If any shall offend in secret, he or she shall be rebuked in secret, that he or she may have opportunity to confess in secret to him or her whom he or she has offended, and to God, that the church may not speak reproachfully of him or her. (D&C 42: 92)

Even when confession takes place among un-offended parties (ecclesiastical authorities, which I’ll address in a moment), it is to be done privately, not publicly.

And if he or she confess not thou shalt deliver him or her up unto the church, not to the members, but to the elders. And it shall be done in a meeting, and that not before the world. (D&C 42: 89)

Not forgiving confessed sin brings condemnation

The offended party is required to forgive the sinner who confesses his sin and asks forgiveness, no matter how many times this occurs.

And if thy brother or sister offend thee, thou shalt take him or her between him or her and thee alone; and if he or she confess thou shalt be reconciled. (D&C 42: 88 )

If reconciliation does not occur after a genuine confession, the offending party commits sin and requires repentance (confessing the sin to the unforgiven sinner.) This law applies equally whether the unforgiven sinner is LDS

My disciples, in days of old, sought occasion against one another and forgave not one another in their hearts; and for this evil they were afflicted and sorely chastened. Wherefore, I say unto you, that ye ought to forgive one another; for he that forgiveth not his brother his trespasses standeth condemned before the Lord; for there remaineth in him the greater sin. I, the Lord, will forgive whom I will forgive, but of you it is required to forgive all men. And ye ought to say in your hearts—let God judge between me and thee, and reward thee according to thy deeds. (D&C 64: 8-11)

or whether he is non-LDS

And again, verily I say unto you, if after thine enemy has come upon thee the first time, he repent and come unto thee praying thy forgiveness, thou shalt forgive him, and shalt hold it no more as a testimony against thine enemy—and so on unto the second and third time; and as oft as thine enemy repenteth of the trespass wherewith he has trespassed against thee, thou shalt forgive him, until seventy times seven. (D&C 98: 39-40)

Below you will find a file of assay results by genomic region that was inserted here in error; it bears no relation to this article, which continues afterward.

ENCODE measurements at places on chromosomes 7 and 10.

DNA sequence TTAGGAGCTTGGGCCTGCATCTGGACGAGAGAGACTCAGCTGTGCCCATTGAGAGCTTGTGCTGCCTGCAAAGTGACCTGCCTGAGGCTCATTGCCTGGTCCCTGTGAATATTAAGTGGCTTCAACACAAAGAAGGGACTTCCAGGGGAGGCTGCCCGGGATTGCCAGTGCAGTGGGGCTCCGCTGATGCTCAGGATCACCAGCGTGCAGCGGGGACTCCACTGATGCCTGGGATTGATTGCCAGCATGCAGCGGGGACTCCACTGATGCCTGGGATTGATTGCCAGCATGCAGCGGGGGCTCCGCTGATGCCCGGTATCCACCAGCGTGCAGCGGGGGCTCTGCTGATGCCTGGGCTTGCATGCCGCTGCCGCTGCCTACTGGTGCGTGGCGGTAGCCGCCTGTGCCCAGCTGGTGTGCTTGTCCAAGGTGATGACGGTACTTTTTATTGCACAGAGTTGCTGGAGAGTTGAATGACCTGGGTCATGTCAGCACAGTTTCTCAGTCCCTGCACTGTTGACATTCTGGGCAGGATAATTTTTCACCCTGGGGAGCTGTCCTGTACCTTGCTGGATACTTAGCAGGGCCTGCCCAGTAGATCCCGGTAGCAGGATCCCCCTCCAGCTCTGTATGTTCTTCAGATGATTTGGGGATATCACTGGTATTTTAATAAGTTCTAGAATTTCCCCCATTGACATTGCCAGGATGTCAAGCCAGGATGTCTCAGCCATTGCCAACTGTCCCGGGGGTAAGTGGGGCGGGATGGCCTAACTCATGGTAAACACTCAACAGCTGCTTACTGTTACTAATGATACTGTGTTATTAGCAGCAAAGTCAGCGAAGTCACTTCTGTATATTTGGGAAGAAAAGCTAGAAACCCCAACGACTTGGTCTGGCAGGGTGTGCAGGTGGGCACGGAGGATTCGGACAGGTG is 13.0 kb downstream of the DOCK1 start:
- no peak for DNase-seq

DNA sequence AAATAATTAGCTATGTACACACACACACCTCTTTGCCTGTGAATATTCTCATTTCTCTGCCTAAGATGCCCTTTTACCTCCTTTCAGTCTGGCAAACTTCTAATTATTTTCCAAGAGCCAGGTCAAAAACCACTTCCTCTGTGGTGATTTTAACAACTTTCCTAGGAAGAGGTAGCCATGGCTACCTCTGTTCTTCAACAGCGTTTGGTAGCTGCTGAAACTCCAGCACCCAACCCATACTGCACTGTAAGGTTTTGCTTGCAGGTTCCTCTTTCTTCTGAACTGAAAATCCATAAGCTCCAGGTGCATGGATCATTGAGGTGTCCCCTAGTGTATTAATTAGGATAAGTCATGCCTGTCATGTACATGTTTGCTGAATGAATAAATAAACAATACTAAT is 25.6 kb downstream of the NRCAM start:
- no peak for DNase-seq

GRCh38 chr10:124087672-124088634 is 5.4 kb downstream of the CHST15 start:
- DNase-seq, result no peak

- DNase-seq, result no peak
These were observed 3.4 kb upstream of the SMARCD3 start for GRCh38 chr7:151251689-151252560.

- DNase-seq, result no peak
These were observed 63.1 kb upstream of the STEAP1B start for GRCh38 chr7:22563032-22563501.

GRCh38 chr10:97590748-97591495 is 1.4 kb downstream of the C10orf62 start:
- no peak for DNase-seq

As long as an offended party remains unrepentant of his unwillingness to forgive the repentant offender, his sins remain unforgiven by the Lord.

Verily, verily, I say unto you, my servants, that inasmuch as you have forgiven one another your trespasses, even so I, the Lord, forgive you. (D&C 82: 1)

Confession to un-offended parties (ecclesiastical authorities)

Only when a sinner refuses to repent, offering no confession of guilt to the party offended, are the ecclesiastical authorities to be informed of the sin.

And him that repenteth not of his sins, and confesseth them not, ye shall bring before the church, and do with him as the scripture saith unto you, either by commandment or by revelation. And this ye shall do that God may be glorified—not because ye forgive not, having not compassion, but that ye may be justified in the eyes of the law, that ye may not offend him who is your lawgiver—verily I say, for this cause ye shall do these things. (D&C 64: 12-14)

And if thy brother or sister offend thee, thou shalt take him or her between him or her and thee alone; and if he or she confess thou shalt be reconciled. And if he or she confess not thou shalt deliver him or her up unto the church, not to the members, but to the elders. And it shall be done in a meeting, and that not before the world. (D&C 42: 88-89)

The purpose of reporting is two-fold: 1) to help the sinner repent of the sin by confessing to the offended parties (D&C 42: 92) and 2) to keep the church free from unrepentant sinners.

And him that repenteth not of his sins, and confesseth them not, ye shall bring before the church, and do with him as the scripture saith unto you, either by commandment or by revelation. And this ye shall do that God may be glorified—not because ye forgive not, having not compassion, but that ye may be justified in the eyes of the law, that ye may not offend him who is your lawgiver—verily I say, for this cause ye shall do these things. (D&C 64: 12-14)